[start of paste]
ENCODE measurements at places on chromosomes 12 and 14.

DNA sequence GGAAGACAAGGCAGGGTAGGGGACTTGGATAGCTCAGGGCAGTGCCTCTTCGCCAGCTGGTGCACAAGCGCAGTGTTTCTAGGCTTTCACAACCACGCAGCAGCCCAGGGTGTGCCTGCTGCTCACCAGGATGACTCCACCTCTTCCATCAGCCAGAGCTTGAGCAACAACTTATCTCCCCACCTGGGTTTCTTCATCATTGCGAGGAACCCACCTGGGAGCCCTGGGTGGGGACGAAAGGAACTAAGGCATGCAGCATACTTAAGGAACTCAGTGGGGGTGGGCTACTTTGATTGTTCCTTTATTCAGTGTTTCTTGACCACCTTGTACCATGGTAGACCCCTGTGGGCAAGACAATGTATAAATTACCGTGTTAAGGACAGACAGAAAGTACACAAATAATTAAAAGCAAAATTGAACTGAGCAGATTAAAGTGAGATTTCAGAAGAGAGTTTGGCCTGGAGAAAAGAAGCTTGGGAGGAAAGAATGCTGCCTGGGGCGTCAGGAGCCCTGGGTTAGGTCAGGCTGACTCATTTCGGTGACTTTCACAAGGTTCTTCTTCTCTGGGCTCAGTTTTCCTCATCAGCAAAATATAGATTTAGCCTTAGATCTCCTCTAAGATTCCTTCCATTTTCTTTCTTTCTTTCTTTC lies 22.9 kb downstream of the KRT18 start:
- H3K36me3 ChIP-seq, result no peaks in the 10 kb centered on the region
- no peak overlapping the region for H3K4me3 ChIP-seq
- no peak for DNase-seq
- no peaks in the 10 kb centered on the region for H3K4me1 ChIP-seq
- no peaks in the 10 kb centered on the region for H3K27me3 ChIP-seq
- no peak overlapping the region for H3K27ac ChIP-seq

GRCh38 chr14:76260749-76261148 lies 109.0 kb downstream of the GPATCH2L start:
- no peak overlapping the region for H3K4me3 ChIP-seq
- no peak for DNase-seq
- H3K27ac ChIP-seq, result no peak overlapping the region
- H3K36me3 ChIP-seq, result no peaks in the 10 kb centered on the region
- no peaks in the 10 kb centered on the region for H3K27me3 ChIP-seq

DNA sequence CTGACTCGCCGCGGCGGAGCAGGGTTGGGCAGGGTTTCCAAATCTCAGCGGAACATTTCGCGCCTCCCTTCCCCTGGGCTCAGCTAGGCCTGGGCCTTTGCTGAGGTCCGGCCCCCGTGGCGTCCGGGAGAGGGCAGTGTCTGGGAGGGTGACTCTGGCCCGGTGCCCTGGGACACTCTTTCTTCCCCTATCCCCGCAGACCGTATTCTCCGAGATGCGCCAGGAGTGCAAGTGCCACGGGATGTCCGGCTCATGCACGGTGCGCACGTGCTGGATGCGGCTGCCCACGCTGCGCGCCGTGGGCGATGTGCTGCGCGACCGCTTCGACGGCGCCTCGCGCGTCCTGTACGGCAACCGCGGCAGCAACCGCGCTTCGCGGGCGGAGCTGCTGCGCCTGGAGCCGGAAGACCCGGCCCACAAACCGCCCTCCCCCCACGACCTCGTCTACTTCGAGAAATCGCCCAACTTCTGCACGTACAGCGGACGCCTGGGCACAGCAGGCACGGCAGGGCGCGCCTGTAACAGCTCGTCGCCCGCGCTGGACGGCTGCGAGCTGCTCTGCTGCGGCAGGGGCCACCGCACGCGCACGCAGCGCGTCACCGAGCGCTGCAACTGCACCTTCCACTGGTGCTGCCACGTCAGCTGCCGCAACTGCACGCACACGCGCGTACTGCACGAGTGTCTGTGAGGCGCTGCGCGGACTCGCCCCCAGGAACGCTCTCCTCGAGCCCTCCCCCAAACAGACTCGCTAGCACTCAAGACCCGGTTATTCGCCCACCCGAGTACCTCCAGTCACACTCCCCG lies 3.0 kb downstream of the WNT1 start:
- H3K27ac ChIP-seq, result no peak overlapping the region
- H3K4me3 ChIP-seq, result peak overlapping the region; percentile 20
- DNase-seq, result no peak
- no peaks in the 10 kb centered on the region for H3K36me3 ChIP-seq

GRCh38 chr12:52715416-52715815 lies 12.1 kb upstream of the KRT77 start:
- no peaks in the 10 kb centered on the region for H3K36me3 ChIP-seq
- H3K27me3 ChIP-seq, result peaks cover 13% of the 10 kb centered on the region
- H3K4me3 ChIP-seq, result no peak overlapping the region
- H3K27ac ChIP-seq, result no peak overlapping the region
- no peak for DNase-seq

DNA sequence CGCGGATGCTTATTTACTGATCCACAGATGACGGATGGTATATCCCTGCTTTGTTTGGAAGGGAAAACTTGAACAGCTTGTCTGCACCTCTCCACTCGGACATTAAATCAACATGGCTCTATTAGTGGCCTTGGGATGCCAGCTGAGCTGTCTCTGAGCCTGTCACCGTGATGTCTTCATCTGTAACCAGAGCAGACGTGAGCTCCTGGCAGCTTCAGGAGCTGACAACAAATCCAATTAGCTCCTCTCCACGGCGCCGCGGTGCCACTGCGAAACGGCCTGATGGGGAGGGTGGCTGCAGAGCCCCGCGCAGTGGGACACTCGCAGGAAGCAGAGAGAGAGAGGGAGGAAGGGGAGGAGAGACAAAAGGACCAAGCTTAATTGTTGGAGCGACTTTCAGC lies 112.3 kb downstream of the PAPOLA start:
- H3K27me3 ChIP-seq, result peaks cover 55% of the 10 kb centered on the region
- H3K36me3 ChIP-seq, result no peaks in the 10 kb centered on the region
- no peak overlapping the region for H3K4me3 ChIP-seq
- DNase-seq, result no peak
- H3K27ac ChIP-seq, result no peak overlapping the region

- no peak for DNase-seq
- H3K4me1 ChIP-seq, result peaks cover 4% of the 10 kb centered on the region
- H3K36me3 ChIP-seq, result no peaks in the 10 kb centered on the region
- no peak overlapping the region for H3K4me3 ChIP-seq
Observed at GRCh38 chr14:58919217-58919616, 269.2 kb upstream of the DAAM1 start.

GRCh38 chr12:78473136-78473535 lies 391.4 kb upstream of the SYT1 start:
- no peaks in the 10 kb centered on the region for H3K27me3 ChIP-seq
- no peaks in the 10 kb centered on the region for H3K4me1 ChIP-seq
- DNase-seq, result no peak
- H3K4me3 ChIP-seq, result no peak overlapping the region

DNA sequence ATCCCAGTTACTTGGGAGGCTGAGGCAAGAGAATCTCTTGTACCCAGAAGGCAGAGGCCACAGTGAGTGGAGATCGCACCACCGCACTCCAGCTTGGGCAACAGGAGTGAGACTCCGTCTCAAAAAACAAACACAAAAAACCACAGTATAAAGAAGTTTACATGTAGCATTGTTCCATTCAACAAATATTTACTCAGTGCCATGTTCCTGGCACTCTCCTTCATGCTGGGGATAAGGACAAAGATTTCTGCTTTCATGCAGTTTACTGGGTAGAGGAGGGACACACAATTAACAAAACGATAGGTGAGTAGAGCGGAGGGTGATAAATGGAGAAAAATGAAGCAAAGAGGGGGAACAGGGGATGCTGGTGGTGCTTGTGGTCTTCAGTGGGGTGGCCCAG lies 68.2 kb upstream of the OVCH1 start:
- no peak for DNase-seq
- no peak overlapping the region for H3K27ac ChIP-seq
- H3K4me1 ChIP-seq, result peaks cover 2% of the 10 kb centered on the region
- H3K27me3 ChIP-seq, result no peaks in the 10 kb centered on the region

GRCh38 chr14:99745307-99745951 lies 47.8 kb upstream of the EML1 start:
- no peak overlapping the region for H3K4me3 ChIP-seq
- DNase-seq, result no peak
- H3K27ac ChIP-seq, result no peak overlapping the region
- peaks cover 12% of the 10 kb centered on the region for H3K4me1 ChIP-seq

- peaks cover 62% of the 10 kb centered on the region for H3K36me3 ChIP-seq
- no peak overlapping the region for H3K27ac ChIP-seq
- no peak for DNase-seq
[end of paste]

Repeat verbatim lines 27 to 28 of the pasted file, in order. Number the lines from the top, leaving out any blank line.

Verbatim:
- H3K27me3 ChIP-seq, result peaks cover 55% of the 10 kb centered on the region
- H3K36me3 ChIP-seq, result no peaks in the 10 kb centered on the region